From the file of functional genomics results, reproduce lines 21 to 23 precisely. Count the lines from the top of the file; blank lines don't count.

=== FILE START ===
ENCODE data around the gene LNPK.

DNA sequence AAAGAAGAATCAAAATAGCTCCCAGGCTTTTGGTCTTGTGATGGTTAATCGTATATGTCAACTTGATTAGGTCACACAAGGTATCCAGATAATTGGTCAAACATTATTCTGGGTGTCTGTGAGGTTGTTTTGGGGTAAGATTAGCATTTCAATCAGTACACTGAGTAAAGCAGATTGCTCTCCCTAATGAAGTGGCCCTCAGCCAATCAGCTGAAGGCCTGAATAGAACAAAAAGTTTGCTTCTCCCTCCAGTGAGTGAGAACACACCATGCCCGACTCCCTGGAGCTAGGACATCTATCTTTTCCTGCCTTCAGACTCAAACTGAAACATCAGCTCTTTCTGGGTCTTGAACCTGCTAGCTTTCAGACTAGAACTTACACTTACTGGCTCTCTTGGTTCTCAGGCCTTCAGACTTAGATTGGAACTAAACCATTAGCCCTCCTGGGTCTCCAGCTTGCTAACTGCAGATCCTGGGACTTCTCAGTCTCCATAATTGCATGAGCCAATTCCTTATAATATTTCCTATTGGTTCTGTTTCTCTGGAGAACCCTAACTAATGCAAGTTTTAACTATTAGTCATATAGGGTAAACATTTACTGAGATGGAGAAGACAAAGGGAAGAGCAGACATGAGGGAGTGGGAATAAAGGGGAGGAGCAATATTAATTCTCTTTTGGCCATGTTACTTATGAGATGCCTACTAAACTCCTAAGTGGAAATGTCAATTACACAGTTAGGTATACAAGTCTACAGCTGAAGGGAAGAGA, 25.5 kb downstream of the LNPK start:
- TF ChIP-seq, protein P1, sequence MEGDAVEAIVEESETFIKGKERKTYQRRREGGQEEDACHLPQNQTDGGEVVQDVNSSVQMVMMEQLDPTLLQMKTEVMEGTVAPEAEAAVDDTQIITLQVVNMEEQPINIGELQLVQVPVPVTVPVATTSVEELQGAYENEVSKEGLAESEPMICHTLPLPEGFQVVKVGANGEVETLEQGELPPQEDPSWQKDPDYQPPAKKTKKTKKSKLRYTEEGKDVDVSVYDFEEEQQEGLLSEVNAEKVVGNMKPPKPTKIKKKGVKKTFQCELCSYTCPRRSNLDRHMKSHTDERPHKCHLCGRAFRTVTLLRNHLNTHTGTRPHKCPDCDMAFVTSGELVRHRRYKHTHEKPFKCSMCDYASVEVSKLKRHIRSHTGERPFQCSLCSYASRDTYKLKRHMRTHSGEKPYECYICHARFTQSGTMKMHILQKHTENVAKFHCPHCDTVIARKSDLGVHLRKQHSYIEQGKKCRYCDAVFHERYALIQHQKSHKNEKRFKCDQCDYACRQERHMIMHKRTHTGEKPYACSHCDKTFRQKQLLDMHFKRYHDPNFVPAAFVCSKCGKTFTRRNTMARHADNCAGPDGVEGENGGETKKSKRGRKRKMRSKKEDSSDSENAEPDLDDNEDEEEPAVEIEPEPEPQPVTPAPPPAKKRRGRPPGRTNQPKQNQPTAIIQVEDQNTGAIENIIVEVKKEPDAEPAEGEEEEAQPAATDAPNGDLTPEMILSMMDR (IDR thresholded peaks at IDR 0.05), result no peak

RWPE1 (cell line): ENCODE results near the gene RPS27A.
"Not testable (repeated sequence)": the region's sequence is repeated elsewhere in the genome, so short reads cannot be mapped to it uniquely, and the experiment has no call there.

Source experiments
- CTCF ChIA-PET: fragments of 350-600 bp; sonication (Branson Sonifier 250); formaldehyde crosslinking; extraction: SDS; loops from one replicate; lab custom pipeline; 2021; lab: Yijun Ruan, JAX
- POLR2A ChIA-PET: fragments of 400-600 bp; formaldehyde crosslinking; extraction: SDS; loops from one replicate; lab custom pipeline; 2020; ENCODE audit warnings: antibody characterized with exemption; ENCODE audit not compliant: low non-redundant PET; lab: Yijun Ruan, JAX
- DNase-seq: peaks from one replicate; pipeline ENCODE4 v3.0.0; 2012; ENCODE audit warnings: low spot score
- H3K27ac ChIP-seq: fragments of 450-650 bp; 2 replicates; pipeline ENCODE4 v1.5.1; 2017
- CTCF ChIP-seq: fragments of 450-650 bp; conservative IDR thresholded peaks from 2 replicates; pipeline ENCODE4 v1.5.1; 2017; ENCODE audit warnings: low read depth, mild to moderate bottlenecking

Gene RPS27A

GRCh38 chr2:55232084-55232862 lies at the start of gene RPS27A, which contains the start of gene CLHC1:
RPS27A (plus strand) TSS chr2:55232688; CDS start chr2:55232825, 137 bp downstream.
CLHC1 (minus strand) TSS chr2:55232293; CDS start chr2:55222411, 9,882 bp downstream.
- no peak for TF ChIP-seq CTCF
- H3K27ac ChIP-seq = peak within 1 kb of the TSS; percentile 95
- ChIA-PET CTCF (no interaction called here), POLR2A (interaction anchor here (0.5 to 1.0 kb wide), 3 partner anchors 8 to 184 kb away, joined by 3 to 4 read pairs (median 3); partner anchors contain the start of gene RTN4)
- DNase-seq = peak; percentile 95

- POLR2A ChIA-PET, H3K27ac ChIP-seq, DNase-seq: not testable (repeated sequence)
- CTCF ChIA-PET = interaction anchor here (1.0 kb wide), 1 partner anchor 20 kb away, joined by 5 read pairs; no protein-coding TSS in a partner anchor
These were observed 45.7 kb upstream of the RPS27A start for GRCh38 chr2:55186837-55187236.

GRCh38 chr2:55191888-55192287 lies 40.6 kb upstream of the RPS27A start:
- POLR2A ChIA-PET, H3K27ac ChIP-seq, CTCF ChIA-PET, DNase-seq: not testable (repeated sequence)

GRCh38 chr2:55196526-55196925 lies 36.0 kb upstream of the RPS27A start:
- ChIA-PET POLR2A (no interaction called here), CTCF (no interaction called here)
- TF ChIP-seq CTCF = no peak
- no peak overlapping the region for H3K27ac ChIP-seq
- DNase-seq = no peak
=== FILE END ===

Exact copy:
- CTCF ChIA-PET = interaction anchor here (1.0 kb wide), 1 partner anchor 20 kb away, joined by 5 read pairs; no protein-coding TSS in a partner anchor
These were observed 45.7 kb upstream of the RPS27A start for GRCh38 chr2:55186837-55187236.

GRCh38 chr2:55191888-55192287 lies 40.6 kb upstream of the RPS27A start: